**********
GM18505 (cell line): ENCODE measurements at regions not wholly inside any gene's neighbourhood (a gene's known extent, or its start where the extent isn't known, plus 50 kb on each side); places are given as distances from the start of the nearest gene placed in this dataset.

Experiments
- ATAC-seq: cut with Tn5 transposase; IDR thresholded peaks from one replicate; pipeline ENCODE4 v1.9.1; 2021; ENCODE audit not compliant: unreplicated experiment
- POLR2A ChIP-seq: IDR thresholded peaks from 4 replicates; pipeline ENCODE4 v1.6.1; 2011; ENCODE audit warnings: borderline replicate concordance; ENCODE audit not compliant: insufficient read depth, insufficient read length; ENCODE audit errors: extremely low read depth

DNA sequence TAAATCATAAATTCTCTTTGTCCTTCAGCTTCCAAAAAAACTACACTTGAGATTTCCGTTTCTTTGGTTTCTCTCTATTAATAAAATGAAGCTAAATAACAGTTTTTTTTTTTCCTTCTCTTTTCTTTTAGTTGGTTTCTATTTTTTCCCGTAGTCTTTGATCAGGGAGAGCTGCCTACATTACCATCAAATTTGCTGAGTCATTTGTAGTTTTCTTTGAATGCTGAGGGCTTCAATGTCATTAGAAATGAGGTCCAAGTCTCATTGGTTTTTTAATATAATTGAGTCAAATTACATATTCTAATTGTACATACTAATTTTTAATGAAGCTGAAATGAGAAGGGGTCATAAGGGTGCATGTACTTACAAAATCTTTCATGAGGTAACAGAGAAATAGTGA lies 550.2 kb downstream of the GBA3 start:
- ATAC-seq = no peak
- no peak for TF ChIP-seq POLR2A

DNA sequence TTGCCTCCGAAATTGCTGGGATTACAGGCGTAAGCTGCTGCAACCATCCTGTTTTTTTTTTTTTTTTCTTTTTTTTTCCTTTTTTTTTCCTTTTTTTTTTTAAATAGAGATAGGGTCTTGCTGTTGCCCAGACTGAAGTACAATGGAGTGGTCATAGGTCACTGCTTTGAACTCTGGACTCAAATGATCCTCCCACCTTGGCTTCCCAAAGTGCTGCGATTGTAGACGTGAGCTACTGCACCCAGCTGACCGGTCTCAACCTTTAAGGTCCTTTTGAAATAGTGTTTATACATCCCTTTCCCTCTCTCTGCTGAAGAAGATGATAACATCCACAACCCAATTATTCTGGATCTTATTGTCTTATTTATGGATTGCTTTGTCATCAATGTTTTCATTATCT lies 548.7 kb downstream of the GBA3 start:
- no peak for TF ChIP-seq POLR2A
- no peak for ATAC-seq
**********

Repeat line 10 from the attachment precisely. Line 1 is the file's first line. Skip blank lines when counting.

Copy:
- no peak for ATAC-seq